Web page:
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Metal Vicar Rachel Mann: Why Jesus Would Have Been A Pussy Riot Fan
Rev Rachel Mann , August 17th, 2012 13:41

As Pussy Riot begin their two year prison sentence, lady of both the cloth and the rock the Rev. Rachel Mann gives a Christian critique of the actions of the Russian Orthodox Church

The world is full of idiotic and inexplicable things: Geordie Shore, One Direction and the ongoing success of the Daily Mail. However, from the perspective of many lovers of rock & roll, perhaps there is nothing as crass, small-minded and anti-progressive as religion, and specifically Christianity. The two year sentence for “hooliganism motivated by religious hatred” handed down to Fem-Punk outfit Pussy Riot is only the latest example of what many will perceive as Christianity’s fear of Rock. After all, from the moment Elvis wiggled his hips in a suggestive manner c1955 and Southern Baptists swooned in distress, the relationship between popular music and Christianity has so often been portrayed as antagonistic, one might reasonably be permitted to yawn.

Clearly examples abound and they are almost too tedious to be listed. Everyone knows how Lennon’s off-hand remark suggesting that The Beatles were “bigger than Jesus” led to album burnings by the Christian Right. Equally, the absurd manoeuvres of the Parental Music Resource Center, a US Christian lobby group in the 1980s, underlined the apparent ‘conflict’ between Christianity and Rock/Metal’s ambitions. They portrayed rock and metal acts as a threat to the young and to Christian values, leading to Tipper Gore’s (Al Gore’s other half) notorious list of 15 ‘acts’ categorized (bizarrely) as ‘Porn Rock’. Acts on this list included Madonna, Mercyful Fate, W.A.S.P and, I’m not making this up, Cyndi Lauper. To the joy of bands and record companies alike, record sales rocketed, especially as the PMRC was buying LPs specifically so it could burn them. If the PMRC was essentially a group of absurd ‘Washington Moms’ backed up by their politician husbands one of the key effects of their campaigning is the existence of parental advisory labels on ‘offensive’ records. Rock & roll lovers – instinctively wishing to side with the outsider, the rebel and the revolutionary – have got an awful lot of evidence to show that Christianity is the religious face of ‘The Man’ who wants to stifle our human spirit, creativity and desire to be free.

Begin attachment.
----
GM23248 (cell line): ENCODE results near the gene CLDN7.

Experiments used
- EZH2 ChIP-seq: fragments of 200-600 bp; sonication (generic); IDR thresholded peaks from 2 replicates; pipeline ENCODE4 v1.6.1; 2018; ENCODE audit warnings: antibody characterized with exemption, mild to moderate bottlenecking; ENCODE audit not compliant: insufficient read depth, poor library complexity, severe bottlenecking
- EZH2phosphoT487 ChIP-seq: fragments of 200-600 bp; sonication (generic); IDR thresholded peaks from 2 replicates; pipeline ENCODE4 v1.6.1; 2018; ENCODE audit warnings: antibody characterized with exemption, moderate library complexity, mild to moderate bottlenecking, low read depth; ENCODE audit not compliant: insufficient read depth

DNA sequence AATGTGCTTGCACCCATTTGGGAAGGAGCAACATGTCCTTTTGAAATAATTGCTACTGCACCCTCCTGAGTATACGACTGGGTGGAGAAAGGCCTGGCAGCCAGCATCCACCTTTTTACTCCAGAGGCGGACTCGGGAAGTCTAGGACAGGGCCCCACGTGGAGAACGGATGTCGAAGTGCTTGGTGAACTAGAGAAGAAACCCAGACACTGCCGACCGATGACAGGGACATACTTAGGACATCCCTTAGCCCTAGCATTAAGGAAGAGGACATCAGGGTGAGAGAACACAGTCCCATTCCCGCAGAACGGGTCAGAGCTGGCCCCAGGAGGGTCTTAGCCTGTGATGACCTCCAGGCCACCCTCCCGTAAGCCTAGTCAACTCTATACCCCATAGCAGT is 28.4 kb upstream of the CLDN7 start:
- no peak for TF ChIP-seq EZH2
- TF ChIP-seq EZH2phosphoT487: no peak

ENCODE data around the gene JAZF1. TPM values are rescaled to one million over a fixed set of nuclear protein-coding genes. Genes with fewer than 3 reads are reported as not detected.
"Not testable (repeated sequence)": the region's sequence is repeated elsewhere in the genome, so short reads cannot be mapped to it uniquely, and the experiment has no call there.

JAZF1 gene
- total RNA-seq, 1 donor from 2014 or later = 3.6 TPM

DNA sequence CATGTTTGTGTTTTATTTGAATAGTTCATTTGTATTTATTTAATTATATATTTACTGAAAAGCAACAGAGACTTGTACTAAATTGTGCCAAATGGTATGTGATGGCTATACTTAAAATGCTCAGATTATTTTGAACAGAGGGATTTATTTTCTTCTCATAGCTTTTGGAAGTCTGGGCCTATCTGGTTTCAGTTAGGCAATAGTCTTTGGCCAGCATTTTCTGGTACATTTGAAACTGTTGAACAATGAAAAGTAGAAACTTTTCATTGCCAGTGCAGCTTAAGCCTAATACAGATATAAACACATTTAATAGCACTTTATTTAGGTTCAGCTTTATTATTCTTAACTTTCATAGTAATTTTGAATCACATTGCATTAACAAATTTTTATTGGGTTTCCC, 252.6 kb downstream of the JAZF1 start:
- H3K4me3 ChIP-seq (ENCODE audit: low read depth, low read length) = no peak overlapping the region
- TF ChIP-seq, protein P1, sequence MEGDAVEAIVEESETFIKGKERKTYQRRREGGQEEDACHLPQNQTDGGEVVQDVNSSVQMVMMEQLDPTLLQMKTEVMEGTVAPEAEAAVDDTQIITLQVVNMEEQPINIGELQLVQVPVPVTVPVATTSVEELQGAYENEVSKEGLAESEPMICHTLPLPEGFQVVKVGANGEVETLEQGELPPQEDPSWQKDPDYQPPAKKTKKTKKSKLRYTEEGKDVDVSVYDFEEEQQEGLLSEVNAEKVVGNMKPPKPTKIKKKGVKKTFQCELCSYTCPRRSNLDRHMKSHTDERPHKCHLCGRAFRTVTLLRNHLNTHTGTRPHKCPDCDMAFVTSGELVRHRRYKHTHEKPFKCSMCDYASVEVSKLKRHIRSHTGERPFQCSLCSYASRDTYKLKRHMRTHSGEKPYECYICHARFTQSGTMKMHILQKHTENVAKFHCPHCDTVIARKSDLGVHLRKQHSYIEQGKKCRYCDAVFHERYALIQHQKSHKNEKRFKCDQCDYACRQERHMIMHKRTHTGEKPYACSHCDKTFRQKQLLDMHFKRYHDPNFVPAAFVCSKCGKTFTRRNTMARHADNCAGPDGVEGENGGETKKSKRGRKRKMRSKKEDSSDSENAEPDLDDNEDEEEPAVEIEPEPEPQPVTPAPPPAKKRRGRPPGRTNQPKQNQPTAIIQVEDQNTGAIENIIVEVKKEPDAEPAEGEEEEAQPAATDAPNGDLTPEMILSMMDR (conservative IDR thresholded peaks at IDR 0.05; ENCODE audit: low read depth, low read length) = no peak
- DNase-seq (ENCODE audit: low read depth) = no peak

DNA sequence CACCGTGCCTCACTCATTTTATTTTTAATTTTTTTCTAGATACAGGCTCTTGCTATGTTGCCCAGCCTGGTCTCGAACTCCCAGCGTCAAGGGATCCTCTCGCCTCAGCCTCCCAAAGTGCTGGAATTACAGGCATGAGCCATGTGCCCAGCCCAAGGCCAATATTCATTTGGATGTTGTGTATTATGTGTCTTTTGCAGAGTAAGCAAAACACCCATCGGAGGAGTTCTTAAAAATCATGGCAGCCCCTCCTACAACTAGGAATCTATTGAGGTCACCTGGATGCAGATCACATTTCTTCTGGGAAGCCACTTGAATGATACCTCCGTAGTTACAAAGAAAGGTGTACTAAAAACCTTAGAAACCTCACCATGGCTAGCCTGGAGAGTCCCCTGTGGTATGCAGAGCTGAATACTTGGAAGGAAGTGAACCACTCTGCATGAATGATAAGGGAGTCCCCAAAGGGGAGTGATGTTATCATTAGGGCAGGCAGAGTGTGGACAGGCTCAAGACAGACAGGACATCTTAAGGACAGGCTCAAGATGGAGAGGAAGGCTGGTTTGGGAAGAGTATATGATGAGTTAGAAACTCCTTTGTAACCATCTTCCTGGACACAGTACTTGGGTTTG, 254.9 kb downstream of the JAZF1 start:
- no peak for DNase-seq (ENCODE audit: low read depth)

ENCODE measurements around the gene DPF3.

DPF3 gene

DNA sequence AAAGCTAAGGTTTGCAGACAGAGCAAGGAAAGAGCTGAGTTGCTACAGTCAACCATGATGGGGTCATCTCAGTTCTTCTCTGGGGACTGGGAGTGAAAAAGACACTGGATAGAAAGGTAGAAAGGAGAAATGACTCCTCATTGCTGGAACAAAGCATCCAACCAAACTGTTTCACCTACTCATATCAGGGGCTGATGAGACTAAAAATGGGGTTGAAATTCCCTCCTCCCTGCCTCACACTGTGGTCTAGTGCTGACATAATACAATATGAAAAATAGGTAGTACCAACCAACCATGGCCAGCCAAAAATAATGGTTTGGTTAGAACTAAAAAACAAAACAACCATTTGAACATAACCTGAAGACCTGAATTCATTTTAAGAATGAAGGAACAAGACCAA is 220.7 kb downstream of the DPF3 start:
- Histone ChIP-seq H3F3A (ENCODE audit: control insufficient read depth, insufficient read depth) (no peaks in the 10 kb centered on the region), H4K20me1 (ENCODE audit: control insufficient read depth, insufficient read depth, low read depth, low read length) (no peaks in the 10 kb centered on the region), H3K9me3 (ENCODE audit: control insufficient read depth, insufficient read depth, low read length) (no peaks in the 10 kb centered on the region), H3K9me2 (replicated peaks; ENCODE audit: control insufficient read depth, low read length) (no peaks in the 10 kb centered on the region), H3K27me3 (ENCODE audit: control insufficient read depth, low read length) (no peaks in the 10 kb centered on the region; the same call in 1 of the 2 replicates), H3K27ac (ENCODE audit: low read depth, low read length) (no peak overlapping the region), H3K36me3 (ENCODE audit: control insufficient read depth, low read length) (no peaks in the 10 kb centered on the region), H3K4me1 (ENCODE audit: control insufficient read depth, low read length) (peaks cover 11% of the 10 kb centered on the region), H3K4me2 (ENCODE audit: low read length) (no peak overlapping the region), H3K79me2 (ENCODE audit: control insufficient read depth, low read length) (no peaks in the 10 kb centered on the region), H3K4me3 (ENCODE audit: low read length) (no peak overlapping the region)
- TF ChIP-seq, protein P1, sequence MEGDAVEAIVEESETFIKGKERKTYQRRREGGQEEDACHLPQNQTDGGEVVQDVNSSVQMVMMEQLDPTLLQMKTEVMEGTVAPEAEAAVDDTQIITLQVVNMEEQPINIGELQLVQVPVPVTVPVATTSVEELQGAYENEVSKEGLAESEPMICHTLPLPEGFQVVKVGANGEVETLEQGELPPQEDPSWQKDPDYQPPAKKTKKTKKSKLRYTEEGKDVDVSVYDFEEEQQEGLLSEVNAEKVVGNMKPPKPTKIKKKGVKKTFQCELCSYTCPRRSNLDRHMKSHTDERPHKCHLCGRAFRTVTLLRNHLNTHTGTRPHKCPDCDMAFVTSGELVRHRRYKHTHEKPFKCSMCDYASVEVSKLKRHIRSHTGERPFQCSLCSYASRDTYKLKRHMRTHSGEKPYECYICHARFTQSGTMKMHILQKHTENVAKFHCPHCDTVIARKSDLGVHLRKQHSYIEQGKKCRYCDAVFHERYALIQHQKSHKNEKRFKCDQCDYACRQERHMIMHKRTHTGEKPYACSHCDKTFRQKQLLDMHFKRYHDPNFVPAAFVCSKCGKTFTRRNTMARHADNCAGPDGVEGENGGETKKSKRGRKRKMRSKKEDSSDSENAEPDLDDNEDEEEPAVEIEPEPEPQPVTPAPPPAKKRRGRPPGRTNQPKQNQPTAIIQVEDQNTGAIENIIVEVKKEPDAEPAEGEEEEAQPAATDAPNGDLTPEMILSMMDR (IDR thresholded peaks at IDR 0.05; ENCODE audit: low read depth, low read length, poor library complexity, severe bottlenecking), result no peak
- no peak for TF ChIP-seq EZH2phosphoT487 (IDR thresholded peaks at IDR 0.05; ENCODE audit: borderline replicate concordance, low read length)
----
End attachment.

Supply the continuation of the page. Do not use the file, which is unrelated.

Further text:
The treatment of Pussy Riot is just one symptom of a deeper malaise demonstrated over and over again: that Christianity is the enemy of all right-thinking people. Consider, for example, the famously embarrassing encounter in 1979 between Malcolm Muggeridge and the Bishop of Southwark and two members of Monty Python over the blasphemous content of The Life of Brian. The very worst of the matter was that the self-styled “defenders of Christianity” hadn’t even bothered to see the film; watching their feeble attempts to prove the innate nastiness of the film only gets worse with each viewing. Equally there were protests about Jerry Springer the Musical, although they emerged less from the bosom of the National Church, but from a marginal, if noisy pressure group called Christian Voice. Others will cite Church responses to the caricatures of Muhammed published in 2005 by Jyllands-Posten as examples of its antipathy to free speech. The then Bishop of Oxford, the Rt. Revd. Richard Harries, said that newspapers that decided not to publish the cartoons had acted wisely. He told The Sunday Times: ‘Freedom of speech is fundamental to our society, and all religions need to be open to criticism, but this freedom needs to be exercised responsibly with a sensitivity to cultural differences’.

I’ve spent a huge part of my life involved in three different things: firstly, listened to and loving rock music, often of an extreme and brain-curdling nature; secondly, being a Christian disciple and then a vicar and finally...

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